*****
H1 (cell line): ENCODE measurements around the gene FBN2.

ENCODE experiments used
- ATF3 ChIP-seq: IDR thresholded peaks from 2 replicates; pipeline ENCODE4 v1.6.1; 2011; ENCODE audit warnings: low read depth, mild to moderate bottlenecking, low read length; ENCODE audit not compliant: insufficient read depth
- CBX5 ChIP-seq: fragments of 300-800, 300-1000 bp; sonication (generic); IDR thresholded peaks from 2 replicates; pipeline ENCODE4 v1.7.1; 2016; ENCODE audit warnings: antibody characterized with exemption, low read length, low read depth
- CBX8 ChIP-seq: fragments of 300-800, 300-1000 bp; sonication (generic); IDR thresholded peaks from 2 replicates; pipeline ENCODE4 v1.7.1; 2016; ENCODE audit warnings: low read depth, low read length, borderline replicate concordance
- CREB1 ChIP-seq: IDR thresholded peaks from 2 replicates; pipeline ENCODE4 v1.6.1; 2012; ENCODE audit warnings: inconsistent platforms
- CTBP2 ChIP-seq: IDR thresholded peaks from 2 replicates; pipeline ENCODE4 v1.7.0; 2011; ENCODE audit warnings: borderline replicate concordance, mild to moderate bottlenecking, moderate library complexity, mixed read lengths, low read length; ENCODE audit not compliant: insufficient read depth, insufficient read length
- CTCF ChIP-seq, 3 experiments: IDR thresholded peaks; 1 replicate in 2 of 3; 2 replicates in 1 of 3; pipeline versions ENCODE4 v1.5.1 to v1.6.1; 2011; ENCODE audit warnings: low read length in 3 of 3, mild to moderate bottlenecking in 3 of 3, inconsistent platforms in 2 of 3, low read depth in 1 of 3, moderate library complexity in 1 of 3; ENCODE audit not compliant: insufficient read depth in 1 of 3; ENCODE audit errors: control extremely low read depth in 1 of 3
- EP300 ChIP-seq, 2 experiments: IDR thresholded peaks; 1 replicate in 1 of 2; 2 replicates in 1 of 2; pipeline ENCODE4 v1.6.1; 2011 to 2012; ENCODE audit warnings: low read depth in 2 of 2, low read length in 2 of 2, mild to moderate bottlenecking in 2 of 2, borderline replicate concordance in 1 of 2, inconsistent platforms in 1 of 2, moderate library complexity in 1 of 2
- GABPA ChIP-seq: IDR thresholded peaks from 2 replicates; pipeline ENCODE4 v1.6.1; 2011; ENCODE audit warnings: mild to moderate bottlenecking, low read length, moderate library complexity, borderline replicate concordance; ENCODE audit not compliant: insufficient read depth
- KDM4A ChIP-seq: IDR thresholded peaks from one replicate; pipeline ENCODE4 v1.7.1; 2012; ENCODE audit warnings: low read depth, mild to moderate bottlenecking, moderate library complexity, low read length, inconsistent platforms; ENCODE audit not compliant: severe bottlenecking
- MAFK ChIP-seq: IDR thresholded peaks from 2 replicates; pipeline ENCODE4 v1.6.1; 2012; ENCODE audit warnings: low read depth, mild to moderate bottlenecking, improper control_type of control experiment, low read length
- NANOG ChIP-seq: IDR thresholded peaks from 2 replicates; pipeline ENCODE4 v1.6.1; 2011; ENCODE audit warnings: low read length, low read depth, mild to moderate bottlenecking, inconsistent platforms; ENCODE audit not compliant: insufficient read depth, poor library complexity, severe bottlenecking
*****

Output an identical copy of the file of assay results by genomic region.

H1 (cell line): ENCODE measurements around the gene FBN2.

ENCODE experiments used
- ATF3 ChIP-seq: IDR thresholded peaks from 2 replicates; pipeline ENCODE4 v1.6.1; 2011; ENCODE audit warnings: low read depth, mild to moderate bottlenecking, low read length; ENCODE audit not compliant: insufficient read depth
- CBX5 ChIP-seq: fragments of 300-800, 300-1000 bp; sonication (generic); IDR thresholded peaks from 2 replicates; pipeline ENCODE4 v1.7.1; 2016; ENCODE audit warnings: antibody characterized with exemption, low read length, low read depth
- CBX8 ChIP-seq: fragments of 300-800, 300-1000 bp; sonication (generic); IDR thresholded peaks from 2 replicates; pipeline ENCODE4 v1.7.1; 2016; ENCODE audit warnings: low read depth, low read length, borderline replicate concordance
- CREB1 ChIP-seq: IDR thresholded peaks from 2 replicates; pipeline ENCODE4 v1.6.1; 2012; ENCODE audit warnings: inconsistent platforms
- CTBP2 ChIP-seq: IDR thresholded peaks from 2 replicates; pipeline ENCODE4 v1.7.0; 2011; ENCODE audit warnings: borderline replicate concordance, mild to moderate bottlenecking, moderate library complexity, mixed read lengths, low read length; ENCODE audit not compliant: insufficient read depth, insufficient read length
- CTCF ChIP-seq, 3 experiments: IDR thresholded peaks; 1 replicate in 2 of 3; 2 replicates in 1 of 3; pipeline versions ENCODE4 v1.5.1 to v1.6.1; 2011; ENCODE audit warnings: low read length in 3 of 3, mild to moderate bottlenecking in 3 of 3, inconsistent platforms in 2 of 3, low read depth in 1 of 3, moderate library complexity in 1 of 3; ENCODE audit not compliant: insufficient read depth in 1 of 3; ENCODE audit errors: control extremely low read depth in 1 of 3
- EP300 ChIP-seq, 2 experiments: IDR thresholded peaks; 1 replicate in 1 of 2; 2 replicates in 1 of 2; pipeline ENCODE4 v1.6.1; 2011 to 2012; ENCODE audit warnings: low read depth in 2 of 2, low read length in 2 of 2, mild to moderate bottlenecking in 2 of 2, borderline replicate concordance in 1 of 2, inconsistent platforms in 1 of 2, moderate library complexity in 1 of 2
- GABPA ChIP-seq: IDR thresholded peaks from 2 replicates; pipeline ENCODE4 v1.6.1; 2011; ENCODE audit warnings: mild to moderate bottlenecking, low read length, moderate library complexity, borderline replicate concordance; ENCODE audit not compliant: insufficient read depth
- KDM4A ChIP-seq: IDR thresholded peaks from one replicate; pipeline ENCODE4 v1.7.1; 2012; ENCODE audit warnings: low read depth, mild to moderate bottlenecking, moderate library complexity, low read length, inconsistent platforms; ENCODE audit not compliant: severe bottlenecking
- MAFK ChIP-seq: IDR thresholded peaks from 2 replicates; pipeline ENCODE4 v1.6.1; 2012; ENCODE audit warnings: low read depth, mild to moderate bottlenecking, improper control_type of control experiment, low read length
- NANOG ChIP-seq: IDR thresholded peaks from 2 replicates; pipeline ENCODE4 v1.6.1; 2011; ENCODE audit warnings: low read length, low read depth, mild to moderate bottlenecking, inconsistent platforms; ENCODE audit not compliant: insufficient read depth, poor library complexity, severe bottlenecking